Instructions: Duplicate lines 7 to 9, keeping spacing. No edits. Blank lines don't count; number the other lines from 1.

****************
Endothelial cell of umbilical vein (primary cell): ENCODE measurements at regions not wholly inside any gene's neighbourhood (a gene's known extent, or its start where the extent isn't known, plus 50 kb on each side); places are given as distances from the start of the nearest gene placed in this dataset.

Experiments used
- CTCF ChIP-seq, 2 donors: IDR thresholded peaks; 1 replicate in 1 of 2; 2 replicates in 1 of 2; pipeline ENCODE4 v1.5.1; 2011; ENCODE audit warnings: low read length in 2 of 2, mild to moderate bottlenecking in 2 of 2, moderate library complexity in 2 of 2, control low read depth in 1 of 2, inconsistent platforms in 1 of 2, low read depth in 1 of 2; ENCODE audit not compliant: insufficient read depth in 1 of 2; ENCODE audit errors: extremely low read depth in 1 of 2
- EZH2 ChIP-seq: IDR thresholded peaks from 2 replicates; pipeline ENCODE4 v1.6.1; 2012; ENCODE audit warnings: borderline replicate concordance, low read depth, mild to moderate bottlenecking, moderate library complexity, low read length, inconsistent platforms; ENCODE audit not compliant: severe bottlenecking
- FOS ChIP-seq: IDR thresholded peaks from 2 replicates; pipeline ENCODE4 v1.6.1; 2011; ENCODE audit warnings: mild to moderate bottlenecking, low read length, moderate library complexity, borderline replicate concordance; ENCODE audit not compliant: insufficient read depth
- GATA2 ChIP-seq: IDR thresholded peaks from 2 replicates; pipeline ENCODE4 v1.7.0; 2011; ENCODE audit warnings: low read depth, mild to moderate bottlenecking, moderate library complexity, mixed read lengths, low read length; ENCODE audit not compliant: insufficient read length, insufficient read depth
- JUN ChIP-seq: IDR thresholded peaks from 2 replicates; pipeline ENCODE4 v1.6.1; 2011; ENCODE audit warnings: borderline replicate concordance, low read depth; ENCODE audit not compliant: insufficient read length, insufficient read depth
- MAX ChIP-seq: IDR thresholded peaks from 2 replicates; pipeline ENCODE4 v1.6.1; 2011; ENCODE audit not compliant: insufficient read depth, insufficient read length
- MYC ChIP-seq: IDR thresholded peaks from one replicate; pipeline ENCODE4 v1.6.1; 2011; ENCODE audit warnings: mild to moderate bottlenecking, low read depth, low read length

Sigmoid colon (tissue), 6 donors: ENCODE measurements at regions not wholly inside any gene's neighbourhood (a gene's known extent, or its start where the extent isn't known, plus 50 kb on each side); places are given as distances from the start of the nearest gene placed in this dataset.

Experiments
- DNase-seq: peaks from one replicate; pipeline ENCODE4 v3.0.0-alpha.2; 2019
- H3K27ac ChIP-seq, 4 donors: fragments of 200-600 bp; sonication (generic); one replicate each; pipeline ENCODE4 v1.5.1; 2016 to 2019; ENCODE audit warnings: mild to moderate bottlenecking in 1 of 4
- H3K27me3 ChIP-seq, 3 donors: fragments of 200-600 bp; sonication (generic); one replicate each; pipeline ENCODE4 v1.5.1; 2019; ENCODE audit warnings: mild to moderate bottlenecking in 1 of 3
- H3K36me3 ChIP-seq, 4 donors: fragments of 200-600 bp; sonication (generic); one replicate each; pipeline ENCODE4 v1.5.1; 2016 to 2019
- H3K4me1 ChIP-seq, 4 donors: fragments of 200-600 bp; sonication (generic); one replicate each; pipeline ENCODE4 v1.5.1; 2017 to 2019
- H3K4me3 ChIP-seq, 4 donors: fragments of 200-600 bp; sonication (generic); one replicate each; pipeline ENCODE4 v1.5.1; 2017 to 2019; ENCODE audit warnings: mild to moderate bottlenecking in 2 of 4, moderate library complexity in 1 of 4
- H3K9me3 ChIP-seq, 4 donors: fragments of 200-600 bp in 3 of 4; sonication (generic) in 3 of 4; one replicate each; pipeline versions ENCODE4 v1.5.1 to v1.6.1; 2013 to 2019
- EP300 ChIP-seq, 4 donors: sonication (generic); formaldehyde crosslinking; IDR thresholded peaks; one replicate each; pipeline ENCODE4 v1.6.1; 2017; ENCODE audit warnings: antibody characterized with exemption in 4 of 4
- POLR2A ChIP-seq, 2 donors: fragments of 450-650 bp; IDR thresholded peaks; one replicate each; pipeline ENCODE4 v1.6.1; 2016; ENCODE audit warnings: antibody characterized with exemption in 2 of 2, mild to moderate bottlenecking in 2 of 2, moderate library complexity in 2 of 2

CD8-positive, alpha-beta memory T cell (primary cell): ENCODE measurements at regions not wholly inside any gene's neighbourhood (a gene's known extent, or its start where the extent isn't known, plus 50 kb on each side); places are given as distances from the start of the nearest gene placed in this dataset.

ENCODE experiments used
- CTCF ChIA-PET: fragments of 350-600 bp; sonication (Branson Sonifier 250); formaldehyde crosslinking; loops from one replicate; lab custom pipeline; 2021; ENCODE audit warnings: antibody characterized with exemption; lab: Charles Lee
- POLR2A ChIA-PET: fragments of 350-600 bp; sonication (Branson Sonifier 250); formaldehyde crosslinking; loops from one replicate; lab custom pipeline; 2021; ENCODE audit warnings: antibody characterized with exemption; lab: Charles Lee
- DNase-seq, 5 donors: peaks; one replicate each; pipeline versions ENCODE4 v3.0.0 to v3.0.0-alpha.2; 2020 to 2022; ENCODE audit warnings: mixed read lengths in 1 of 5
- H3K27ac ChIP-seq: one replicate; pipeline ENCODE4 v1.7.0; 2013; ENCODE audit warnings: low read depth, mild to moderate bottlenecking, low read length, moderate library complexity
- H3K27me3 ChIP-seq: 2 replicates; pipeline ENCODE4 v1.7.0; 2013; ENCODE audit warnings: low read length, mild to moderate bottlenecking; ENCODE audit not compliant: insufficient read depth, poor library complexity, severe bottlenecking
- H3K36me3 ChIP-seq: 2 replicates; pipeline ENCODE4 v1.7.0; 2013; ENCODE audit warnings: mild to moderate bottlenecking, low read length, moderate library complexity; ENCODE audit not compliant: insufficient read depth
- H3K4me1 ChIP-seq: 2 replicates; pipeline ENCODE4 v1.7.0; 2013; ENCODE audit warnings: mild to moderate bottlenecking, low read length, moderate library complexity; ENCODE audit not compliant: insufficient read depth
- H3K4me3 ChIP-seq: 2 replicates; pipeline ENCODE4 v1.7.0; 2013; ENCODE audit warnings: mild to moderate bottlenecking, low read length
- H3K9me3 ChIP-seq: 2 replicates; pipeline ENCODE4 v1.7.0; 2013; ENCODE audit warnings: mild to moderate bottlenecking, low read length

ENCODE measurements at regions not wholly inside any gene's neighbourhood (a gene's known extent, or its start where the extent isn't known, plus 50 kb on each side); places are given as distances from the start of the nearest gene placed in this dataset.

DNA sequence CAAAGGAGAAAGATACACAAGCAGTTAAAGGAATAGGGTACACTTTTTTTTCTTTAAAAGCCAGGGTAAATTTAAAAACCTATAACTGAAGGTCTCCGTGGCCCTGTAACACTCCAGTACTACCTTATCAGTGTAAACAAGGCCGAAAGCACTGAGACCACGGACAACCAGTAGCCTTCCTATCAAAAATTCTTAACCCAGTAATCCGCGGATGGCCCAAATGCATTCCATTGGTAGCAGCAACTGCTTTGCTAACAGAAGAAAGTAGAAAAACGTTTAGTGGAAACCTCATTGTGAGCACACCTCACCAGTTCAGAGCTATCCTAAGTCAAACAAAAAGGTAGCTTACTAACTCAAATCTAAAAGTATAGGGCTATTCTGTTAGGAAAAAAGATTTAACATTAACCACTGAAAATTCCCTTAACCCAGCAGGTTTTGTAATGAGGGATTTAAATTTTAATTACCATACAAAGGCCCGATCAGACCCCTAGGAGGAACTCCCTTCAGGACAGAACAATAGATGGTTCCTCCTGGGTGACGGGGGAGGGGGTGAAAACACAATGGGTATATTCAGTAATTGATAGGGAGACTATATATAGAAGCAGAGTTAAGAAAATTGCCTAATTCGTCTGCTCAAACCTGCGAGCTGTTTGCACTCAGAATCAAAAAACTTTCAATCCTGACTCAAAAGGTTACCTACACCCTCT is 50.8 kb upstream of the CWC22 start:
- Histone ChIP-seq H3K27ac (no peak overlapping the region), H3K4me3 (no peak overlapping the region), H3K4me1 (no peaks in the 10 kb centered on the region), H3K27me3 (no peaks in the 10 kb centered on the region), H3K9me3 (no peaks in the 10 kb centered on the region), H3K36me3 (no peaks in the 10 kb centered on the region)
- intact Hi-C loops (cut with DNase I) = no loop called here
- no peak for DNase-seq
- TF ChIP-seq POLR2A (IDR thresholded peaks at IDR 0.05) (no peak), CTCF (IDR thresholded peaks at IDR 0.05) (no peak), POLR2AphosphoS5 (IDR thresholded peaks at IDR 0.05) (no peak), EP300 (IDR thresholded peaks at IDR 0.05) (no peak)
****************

- JUN ChIP-seq: IDR thresholded peaks from 2 replicates; pipeline ENCODE4 v1.6.1; 2011; ENCODE audit warnings: borderline replicate concordance, low read depth; ENCODE audit not compliant: insufficient read length, insufficient read depth
- MAX ChIP-seq: IDR thresholded peaks from 2 replicates; pipeline ENCODE4 v1.6.1; 2011; ENCODE audit not compliant: insufficient read depth, insufficient read length
- MYC ChIP-seq: IDR thresholded peaks from one replicate; pipeline ENCODE4 v1.6.1; 2011; ENCODE audit warnings: mild to moderate bottlenecking, low read depth, low read length